Author: Valent Turkovic
If you have a webcam that needs a driver module that it is not in the Fedora kernel, then you usually need to compile it manually. Fedora doesn't include any modules that aren't in the upstream kernel. Third-party repositories may have modules for additional webcams. But if you have a webcam, like mine, that requires the uvcvideo module, then the only solution is to compile it manually.
The first step in getting your webcam working is to check to see if it is working, but you don't know that it is.
Install an application called cheese with your favorite gui or cli tool. I use yum, so here is how I installed it:
su - yum install cheese
If your webcam works, you're finished.
To launch the cheese application
On the GNOME panel click Applications>Accessories>Cheese
You can also launch it by typing
in the terminal.
If it doesn't work, then you need to find out which webcam module you need to install or compile.
To determine this, use the v4l2-tool application. If you don't have it, use your favorite method to install it. Once started, you will see the following screen:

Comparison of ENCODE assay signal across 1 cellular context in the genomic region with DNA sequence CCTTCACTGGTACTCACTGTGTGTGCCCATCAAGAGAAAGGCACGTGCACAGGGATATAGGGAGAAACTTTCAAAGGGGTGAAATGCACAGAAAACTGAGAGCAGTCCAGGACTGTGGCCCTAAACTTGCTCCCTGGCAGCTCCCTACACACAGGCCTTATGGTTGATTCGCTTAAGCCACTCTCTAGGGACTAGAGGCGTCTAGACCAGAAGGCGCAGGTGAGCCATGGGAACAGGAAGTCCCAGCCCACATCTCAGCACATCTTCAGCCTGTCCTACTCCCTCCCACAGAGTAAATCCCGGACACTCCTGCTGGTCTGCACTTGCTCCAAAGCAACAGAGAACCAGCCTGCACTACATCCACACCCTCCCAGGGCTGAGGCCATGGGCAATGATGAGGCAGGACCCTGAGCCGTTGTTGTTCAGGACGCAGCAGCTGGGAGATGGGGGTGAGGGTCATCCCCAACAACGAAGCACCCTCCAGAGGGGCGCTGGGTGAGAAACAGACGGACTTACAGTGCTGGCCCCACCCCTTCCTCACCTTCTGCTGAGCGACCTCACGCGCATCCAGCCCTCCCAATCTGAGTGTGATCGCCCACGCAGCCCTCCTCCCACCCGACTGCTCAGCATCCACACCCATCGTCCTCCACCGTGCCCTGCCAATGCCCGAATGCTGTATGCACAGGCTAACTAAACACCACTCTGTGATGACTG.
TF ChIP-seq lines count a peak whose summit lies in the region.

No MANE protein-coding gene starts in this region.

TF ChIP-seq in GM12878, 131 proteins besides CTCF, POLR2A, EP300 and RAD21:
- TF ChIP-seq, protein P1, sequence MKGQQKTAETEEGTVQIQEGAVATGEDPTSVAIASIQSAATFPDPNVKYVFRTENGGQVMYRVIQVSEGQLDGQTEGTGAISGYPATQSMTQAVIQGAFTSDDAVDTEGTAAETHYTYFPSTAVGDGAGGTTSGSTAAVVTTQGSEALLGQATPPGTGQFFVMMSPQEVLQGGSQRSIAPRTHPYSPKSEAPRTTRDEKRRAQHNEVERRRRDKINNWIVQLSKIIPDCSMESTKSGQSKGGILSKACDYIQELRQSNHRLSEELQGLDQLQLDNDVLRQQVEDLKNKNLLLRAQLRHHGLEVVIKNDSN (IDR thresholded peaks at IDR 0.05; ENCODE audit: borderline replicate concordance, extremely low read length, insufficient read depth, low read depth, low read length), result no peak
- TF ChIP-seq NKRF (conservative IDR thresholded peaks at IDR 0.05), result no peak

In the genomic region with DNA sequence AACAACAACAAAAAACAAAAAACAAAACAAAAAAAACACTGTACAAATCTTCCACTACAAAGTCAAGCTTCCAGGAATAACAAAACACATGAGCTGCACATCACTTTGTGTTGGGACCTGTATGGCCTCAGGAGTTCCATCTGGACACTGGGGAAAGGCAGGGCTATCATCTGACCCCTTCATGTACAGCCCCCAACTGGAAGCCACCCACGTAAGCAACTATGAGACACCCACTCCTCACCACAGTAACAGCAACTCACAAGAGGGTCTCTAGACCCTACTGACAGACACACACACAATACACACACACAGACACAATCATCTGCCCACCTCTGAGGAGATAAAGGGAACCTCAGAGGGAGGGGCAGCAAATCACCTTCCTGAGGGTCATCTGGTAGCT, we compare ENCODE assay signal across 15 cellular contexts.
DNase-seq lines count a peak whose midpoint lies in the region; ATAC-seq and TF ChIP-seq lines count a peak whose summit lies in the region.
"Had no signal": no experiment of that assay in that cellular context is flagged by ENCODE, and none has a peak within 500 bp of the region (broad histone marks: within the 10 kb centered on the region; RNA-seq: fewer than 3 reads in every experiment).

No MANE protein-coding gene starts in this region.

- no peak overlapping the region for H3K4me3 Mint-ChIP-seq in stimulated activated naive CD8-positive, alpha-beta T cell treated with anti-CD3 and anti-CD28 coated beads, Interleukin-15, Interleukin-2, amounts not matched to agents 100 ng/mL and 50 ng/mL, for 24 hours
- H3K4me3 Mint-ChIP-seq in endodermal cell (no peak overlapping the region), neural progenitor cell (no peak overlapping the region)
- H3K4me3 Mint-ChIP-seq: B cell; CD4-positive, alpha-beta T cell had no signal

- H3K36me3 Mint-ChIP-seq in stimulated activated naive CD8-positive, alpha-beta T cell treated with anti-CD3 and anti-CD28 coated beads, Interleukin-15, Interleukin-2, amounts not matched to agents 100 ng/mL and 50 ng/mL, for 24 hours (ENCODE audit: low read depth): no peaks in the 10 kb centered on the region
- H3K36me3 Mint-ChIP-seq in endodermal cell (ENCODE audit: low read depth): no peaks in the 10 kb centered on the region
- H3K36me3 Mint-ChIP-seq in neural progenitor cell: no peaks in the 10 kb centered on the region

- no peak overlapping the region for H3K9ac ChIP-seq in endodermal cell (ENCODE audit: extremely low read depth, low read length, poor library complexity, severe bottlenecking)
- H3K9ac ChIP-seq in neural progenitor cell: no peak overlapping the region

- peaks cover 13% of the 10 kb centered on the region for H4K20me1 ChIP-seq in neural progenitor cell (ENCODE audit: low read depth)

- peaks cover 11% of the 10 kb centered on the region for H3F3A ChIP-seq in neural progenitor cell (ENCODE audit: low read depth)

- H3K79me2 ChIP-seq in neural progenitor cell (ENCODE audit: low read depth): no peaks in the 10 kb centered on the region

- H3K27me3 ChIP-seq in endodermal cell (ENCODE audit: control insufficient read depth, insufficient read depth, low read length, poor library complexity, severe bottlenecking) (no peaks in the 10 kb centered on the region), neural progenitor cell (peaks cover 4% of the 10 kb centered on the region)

File:Docs Drafts WebcamHowto webcam 01.png
Click on the last tab labeled "Suggest Driver":
File:Docs Drafts WebcamHowto webcam 02.png
Next, click on the "lsusb output" button:
File:Docs Drafts WebcamHowto webcam 04.png
At this point, you need to identify which of all the listed usb devices is the one for your particular webcam. My output consisted of just two lines, and I recognized microdia as the manufacturer of my webcam. I used the manufacturer and model ID from that line - in my case that was 0c45:62c0.
Finally, you need to enter that information back into the main window in the "Vendor ID" and "Product ID" boxes, and click on the "Suggest Dirver" button:
File:Docs Drafts WebcamHowto webcam 05.png
Note: "Dirver" is clearly a misspelling of the word "Driver".
This should allow you to download the appropriate driver module for your webcam.